The year 2020 will never be forgotten – the year that tested our patience and resilience and gave us time to think not only about life but our finances as well. Some had their livelihood at risk, while some faced salary cuts and there were the lucky ones whose finances were not impacted by the pandemic.
How investors managed finances in 2020
-Many more investors were interested in managing money better and this was evident from the large number of participants in our sessions. That was a good sign. The advice to investors was to hold on their equity investments and reap the benefits of the year-end rally. The common question in these sessions was whether to continue investing in SIPs (systematic investment plans).
-Trend chasing continued in every asset class. First, it was gold, followed by equities (both domestic & international) and then bitcoin. Numerous investors started to accumulate gold when it crossed Rs 50,000 per 10 gm, driven by hearsay that gold will touch Rs 1 lakh for 10 gm by the year-end. Many wished to invest in bitcoin and investors are punting with stock investments including investing in international stocks directly (without realizing the additional tax compliance)
-Recency bias played in investor’s minds. Else they would not compare recent returns in stocks to long-term returns in mutual funds and want to move from mutual funds to direct stocks.
-Quick-fix solutions and fast returns were favored as always. No wonder IPOs saw huge interest from retail investors, mainly for listing gains. Buy now, pay later schemes and personal/instant loans provided borrowers with swift access to money. What they forgot is that these loans come with interest rates of over 20 percent a year.
-Investors took more risk to combat lower returns from fixed income investments. NCDs, hybrid instruments were some of the instruments chosen.
-The positive effect of COVID-19 was that more people bought health insurance and started considering this to be an essential expense. Capital guaranteed life insurance policies and pension plans were in vogue as investors wanted to tie their returns for the long term. However, the returns from these policies are only around 4 percent a year and that’s not a great inflation adjusted return to lock into.
-Investors continued to rely on friends, family and colleagues for financial advice. Gen Z and millennials also followed advice from bloggers, tik tok stars and you tubers. Clearly formal financial advice has a long way to go!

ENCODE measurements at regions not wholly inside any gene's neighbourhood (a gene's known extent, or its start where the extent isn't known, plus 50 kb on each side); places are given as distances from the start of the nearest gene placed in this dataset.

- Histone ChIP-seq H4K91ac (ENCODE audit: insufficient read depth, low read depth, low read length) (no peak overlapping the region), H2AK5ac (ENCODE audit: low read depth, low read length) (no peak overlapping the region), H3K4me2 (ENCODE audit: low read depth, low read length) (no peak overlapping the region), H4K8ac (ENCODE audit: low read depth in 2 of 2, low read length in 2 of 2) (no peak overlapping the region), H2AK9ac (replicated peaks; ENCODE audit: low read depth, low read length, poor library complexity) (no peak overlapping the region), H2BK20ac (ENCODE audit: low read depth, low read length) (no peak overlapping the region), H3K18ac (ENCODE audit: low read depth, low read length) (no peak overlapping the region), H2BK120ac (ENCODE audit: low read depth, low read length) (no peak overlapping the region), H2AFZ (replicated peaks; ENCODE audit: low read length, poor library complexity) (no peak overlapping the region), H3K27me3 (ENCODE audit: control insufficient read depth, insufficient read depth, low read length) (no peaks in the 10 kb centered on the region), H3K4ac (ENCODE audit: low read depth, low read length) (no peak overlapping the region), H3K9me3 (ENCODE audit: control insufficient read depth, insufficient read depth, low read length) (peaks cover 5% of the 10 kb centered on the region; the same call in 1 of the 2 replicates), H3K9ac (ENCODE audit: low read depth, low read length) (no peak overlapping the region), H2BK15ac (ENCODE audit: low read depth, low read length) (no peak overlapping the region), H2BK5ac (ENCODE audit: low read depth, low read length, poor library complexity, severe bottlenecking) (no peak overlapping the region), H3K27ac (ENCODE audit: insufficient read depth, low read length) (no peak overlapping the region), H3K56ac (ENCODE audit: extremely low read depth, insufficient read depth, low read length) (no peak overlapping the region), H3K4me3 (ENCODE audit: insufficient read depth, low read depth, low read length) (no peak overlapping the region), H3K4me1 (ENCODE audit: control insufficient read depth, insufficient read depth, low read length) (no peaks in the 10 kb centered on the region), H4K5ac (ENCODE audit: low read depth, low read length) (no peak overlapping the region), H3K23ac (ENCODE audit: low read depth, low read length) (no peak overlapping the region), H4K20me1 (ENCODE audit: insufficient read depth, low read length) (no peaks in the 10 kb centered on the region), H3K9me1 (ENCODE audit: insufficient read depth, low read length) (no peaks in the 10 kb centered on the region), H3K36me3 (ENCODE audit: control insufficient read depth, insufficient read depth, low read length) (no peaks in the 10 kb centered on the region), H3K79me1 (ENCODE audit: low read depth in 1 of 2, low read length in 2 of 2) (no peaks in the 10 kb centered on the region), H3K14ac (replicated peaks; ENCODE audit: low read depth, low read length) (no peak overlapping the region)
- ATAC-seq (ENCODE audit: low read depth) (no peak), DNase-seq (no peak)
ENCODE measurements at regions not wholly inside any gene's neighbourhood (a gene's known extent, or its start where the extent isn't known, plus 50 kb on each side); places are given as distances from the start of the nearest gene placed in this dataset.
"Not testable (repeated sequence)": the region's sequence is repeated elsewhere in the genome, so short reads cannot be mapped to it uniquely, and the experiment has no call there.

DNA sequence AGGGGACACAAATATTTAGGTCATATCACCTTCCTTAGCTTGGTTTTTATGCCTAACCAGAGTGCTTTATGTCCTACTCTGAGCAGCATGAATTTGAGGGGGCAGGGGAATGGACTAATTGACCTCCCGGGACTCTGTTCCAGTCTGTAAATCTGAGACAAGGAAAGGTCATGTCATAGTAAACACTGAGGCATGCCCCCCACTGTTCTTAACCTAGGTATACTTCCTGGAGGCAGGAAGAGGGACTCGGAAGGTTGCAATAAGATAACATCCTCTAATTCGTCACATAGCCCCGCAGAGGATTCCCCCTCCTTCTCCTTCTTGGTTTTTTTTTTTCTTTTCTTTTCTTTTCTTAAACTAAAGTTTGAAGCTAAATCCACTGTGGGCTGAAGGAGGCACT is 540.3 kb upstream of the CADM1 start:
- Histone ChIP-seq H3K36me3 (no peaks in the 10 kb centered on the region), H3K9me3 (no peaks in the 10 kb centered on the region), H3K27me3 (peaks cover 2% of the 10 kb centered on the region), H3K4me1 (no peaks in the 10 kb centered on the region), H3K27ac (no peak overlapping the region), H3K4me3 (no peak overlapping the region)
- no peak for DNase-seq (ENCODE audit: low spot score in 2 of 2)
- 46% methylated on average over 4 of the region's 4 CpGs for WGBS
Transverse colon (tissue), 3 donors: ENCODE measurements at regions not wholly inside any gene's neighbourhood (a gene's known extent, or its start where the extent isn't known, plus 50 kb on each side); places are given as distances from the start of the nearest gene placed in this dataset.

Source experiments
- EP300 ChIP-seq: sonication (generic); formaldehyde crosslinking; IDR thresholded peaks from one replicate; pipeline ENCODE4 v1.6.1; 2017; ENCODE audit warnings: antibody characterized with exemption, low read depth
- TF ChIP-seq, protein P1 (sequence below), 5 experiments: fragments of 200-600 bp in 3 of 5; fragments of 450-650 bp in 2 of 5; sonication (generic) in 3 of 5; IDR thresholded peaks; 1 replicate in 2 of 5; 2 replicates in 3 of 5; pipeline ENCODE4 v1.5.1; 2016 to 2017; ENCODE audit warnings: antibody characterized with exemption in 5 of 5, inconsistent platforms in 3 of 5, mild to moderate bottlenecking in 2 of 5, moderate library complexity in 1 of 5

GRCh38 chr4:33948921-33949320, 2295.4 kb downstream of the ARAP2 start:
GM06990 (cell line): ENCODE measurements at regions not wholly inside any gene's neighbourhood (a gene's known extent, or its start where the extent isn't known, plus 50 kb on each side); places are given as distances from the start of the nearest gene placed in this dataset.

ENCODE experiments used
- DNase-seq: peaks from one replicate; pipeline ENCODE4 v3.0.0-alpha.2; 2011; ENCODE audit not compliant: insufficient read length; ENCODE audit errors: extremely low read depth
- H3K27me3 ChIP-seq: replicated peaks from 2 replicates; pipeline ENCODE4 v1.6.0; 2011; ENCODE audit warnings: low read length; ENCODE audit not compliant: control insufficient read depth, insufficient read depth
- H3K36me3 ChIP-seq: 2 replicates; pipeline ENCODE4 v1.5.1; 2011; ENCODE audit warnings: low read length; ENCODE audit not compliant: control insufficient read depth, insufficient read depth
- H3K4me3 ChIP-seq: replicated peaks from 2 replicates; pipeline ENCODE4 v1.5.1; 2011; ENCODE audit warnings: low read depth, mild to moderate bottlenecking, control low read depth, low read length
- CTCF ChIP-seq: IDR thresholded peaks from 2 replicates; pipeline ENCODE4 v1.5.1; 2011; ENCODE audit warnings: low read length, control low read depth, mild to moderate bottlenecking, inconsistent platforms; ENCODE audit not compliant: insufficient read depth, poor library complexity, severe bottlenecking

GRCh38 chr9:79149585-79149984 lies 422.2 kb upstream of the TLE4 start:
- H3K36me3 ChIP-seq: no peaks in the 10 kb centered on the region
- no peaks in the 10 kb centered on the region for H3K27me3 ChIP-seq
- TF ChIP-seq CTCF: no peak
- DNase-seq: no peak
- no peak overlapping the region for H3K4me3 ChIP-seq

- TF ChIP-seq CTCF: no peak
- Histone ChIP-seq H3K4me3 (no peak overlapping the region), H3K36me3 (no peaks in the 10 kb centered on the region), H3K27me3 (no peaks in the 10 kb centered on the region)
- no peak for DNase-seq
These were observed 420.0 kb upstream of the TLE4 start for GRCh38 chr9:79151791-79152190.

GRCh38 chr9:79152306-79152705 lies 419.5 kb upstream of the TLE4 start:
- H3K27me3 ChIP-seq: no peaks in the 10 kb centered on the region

What can improve in 2021
The best and only way to manage money is through financial planning and asset allocation. Instead of chasing trends or trying to find stocks or investing for listing gains, work on a financial plan, with a financial planner. This will help you to be focused on what your financial life actually needs versus what you believe you need.
Along with a financial plan, investors need to read and keep themselves abreast of the developments in the financial world. Moneycontrol has a great personal finance section, which regularly covers all personal finance topics – investments, loans, insurance, taxes and estate planning.
Read the fine print carefully before transacting. While purchasing health covers, read the policy document (available on the insurance company’s website) to understand the exclusions and sub-limits in the policy. There is no point believing you have adequate health insurance cover if it comes with too many conditions or limitations. Similarly, with investment linked insurance, figure out the likely returns post expenses as most agents show standard illustrations, which show returns at 8 percent a year. While taking loans, first check the interest rate rather than the EMI.
Mass awareness on digital frauds is the need of the hour. Netflix had a show “jaamtara,” on the modus operandi of these frauds. Using social media, movies, shows and regular newspaper campaigns would help spread the message. Maybe having mandatory messages before show beginning on an OTT channel or in between TV shows can be considered.
The regulators need to come together and mandate clear communication on costs and risks of any product, whether is an insurance policy or loan or NCD. Currently, only mutual funds are transparent on expense ratios and have a riskometer.
The government can nudge investors to save for common financial goals with tax benefits for solution-oriented investments. Currently, National Pension System (NPS) has an additional tax benefit over Sec 80C. Giving tax savings for solution-oriented schemes from mutual funds would help investors save for children’s education and retirement in a low-cost product (as compared to a similar product from insurance firms). The government may look at restricting expenses in these schemes, as it has done in NPS.Be safe, physically and financially in 2021!